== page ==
Johnson & Johnson’s single-shot Janssen COVID-19 vaccine has been submitted for emergency use authorization from the FDA, meaning a new weapon could soon be added to the arsenal against coronavirus.
With a new vaccine possibly coming soon, WCPO 9 viewer Charles Wetzel asked on Facebook: “I had heard that the one-shot Johnson & Johnson vaccine contains a live virus. Is that true?”
The short answer: no.
Dr. Steve Feagins, Hamilton County Public Health medical director and chief clinical officer at Mercy Health, explained that these vaccines don’t use live viruses. Instead, they use an adenovirus vector, which is a weaker, genetically engineered virus.
“It's based on an adenovirus -- almost the exact same vaccine used for Zika, shingles and meningitis -- and so it's a well-used adenovirus vector for vaccines, used in many vaccines in the past,” Feagins said.
It’s possible you’ve been infected with an adenovirus before. According to the CDC, adenovirus causes a range of illnesses, like bronchitis, pneumonia and conjunctivitis (pink eye).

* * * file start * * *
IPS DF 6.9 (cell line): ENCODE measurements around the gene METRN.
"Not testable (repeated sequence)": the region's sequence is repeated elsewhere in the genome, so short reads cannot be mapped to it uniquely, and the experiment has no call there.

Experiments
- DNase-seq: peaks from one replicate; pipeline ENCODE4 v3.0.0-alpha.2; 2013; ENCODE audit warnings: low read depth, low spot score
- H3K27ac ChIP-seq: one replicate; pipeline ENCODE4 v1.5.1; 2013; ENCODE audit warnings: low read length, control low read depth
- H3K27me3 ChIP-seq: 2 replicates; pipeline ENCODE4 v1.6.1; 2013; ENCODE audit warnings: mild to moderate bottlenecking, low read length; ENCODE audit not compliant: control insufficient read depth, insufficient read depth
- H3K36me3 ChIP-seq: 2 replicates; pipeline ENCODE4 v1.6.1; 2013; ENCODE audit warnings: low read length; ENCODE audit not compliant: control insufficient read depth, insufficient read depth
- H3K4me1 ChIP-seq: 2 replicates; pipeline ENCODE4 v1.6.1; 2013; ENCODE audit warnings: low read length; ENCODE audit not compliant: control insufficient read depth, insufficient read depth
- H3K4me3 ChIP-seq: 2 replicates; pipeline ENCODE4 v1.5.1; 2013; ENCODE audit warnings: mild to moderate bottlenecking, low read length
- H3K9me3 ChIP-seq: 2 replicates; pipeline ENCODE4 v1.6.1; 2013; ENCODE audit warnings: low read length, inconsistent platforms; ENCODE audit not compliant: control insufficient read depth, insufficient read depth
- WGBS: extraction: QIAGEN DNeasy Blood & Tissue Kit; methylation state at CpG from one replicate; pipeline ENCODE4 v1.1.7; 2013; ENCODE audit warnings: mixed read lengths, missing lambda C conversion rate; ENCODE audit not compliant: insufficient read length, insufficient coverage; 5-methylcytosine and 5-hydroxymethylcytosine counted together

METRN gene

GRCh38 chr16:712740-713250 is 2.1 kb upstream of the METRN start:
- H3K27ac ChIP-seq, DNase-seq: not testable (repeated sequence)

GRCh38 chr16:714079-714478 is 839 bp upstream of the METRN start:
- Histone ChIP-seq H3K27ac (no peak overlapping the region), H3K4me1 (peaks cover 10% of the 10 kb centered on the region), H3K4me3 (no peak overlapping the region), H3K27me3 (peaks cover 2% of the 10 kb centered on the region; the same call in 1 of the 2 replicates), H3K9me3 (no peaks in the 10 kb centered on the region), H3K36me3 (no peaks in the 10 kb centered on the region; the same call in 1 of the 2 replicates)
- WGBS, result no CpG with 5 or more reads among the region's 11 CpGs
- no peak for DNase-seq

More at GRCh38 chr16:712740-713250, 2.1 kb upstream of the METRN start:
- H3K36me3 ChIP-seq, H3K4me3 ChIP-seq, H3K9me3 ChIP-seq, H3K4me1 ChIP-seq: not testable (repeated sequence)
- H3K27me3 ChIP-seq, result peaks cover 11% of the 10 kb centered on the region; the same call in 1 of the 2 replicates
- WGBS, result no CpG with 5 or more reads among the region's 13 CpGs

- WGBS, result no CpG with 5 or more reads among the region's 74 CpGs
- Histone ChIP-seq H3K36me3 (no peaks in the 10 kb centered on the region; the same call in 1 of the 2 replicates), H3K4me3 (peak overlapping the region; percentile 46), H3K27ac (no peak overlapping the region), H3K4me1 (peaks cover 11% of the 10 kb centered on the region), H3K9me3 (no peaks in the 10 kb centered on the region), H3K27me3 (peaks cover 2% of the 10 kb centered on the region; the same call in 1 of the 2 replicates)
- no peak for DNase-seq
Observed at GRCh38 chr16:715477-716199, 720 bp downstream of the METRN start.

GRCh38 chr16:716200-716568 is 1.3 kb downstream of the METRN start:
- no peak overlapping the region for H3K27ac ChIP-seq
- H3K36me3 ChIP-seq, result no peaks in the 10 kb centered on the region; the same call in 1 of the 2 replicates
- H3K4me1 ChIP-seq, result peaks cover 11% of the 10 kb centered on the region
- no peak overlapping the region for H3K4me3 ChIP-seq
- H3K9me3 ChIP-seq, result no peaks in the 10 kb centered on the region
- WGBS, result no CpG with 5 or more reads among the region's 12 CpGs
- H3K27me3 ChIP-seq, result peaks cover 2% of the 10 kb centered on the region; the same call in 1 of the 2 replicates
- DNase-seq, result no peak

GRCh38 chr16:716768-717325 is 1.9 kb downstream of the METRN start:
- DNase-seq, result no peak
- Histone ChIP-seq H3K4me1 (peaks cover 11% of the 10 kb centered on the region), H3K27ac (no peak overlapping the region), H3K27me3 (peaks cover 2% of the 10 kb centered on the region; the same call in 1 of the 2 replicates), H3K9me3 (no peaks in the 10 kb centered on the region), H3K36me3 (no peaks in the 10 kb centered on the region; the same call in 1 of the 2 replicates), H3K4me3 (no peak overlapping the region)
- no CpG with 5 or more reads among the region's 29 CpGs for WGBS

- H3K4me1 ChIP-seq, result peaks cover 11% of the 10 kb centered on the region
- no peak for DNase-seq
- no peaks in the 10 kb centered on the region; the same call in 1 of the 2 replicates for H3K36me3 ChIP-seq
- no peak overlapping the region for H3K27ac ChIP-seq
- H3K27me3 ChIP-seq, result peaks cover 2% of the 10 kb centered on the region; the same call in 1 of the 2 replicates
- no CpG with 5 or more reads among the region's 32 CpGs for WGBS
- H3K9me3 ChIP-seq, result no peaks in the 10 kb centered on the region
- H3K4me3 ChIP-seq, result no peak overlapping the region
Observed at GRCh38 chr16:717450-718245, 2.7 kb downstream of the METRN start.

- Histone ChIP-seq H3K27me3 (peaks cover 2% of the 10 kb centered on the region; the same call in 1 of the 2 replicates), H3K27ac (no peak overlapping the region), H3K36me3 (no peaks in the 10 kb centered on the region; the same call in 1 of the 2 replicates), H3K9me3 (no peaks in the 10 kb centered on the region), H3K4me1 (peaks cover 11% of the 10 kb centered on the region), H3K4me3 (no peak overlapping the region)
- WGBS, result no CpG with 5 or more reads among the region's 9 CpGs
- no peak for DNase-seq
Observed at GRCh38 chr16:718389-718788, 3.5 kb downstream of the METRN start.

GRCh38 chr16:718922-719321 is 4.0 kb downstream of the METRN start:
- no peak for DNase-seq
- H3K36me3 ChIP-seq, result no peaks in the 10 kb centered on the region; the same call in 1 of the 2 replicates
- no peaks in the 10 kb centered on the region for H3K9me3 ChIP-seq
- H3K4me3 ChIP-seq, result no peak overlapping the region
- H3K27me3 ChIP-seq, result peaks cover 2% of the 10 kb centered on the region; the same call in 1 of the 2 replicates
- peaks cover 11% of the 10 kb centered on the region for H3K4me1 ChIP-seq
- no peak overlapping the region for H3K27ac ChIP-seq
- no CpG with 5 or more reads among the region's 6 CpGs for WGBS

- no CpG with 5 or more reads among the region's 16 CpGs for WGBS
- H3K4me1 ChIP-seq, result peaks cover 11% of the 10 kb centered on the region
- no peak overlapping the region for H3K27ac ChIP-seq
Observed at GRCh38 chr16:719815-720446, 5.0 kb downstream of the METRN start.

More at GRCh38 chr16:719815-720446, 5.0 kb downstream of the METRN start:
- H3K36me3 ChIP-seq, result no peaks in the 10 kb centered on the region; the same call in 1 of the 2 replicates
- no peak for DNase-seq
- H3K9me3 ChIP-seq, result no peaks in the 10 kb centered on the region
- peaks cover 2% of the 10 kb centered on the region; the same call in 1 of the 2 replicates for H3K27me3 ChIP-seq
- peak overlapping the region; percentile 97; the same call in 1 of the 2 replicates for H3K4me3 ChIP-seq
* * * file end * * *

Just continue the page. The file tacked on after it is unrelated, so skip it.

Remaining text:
They can also cause cold-like symptoms, like a fever and sore throat. People with weakened immune systems or existing respiratory or cardiac diseases are more likely to get very sick from an adenovirus infection.
Similar to a flu vaccine, the most common side effects for current COVID-19 vaccines include pain at the injection site, and about one in five people may experience minor side effects like low-grade fever or nausea.
This month, WCPO 9 is taking your questions about COVID-19 vaccines and posing them to local health care experts. Email email@example.com or message @KristynHartmanWCPO on Facebook with your name, neighborhood and question, and you could see an expert answer it on air.